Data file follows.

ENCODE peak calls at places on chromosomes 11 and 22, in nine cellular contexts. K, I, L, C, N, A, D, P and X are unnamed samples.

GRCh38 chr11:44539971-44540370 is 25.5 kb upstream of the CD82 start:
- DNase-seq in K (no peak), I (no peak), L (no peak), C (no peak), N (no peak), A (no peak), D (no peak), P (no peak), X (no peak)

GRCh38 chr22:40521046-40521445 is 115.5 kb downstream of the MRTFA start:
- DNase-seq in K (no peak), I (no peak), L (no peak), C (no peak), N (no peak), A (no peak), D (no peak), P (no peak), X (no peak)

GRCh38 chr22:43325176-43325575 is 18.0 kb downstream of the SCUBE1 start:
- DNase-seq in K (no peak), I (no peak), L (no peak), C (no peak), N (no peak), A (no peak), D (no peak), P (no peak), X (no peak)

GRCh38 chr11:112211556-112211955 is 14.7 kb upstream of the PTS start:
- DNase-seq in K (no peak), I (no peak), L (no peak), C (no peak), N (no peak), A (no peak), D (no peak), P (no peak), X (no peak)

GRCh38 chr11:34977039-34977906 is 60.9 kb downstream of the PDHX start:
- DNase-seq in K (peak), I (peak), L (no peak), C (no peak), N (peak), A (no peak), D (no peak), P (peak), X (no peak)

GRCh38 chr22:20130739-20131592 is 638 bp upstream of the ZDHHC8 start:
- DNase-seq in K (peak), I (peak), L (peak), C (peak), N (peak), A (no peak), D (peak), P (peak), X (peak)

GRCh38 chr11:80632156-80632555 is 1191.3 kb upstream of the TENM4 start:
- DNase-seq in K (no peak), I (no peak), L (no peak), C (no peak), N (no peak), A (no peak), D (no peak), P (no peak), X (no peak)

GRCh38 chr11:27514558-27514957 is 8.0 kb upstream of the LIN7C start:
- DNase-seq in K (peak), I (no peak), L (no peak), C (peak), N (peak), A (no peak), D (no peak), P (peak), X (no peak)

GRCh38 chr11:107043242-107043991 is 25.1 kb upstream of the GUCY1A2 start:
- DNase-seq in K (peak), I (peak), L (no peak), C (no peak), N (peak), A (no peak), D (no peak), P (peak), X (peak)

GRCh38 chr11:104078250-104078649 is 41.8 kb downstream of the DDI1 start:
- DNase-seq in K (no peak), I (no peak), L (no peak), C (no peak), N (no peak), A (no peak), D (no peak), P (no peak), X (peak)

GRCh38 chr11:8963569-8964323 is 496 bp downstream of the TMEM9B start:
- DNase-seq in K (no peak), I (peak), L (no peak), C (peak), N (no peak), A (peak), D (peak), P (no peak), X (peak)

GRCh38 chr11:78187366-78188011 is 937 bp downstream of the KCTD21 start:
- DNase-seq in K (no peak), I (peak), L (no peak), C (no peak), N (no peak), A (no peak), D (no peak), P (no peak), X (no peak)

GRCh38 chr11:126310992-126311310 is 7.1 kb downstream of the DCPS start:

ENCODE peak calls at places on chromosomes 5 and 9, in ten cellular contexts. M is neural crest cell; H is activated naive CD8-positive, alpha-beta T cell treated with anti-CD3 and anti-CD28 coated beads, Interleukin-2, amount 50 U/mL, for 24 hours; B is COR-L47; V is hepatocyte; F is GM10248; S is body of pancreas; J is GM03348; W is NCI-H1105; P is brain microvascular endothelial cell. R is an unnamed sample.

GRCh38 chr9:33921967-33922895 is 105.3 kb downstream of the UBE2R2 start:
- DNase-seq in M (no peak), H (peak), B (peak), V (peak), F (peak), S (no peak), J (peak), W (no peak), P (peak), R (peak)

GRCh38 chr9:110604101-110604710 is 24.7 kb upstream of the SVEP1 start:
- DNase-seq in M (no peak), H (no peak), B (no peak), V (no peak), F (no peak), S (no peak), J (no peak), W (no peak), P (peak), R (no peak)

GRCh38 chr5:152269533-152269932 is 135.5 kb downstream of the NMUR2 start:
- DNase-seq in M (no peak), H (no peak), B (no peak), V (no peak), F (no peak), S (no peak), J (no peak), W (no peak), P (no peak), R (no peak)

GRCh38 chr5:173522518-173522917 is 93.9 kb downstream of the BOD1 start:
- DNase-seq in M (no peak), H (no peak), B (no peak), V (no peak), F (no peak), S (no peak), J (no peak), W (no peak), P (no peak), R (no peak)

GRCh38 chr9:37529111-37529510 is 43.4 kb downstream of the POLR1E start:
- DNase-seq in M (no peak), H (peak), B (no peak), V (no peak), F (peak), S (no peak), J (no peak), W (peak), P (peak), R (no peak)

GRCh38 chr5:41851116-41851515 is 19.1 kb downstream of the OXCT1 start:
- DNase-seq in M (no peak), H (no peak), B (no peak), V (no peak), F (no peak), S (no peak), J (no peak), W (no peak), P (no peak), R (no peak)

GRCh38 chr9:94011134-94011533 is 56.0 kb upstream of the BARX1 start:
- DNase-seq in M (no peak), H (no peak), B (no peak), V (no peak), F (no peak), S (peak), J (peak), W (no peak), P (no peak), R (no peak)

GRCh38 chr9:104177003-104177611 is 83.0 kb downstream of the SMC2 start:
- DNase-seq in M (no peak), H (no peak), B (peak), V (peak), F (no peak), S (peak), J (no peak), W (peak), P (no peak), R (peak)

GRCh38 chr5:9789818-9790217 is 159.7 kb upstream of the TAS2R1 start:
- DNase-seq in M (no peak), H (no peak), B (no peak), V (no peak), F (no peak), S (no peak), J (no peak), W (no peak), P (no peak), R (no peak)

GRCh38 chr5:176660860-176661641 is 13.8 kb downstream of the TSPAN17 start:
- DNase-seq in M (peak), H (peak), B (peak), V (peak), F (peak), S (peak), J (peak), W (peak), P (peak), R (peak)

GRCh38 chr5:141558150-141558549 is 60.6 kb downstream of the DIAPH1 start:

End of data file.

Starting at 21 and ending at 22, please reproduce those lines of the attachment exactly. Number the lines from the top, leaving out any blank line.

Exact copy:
- DNase-seq in K (no peak), I (no peak), L (no peak), C (no peak), N (no peak), A (no peak), D (no peak), P (no peak), X (peak)

GRCh38 chr11:8963569-8964323 is 496 bp downstream of the TMEM9B start: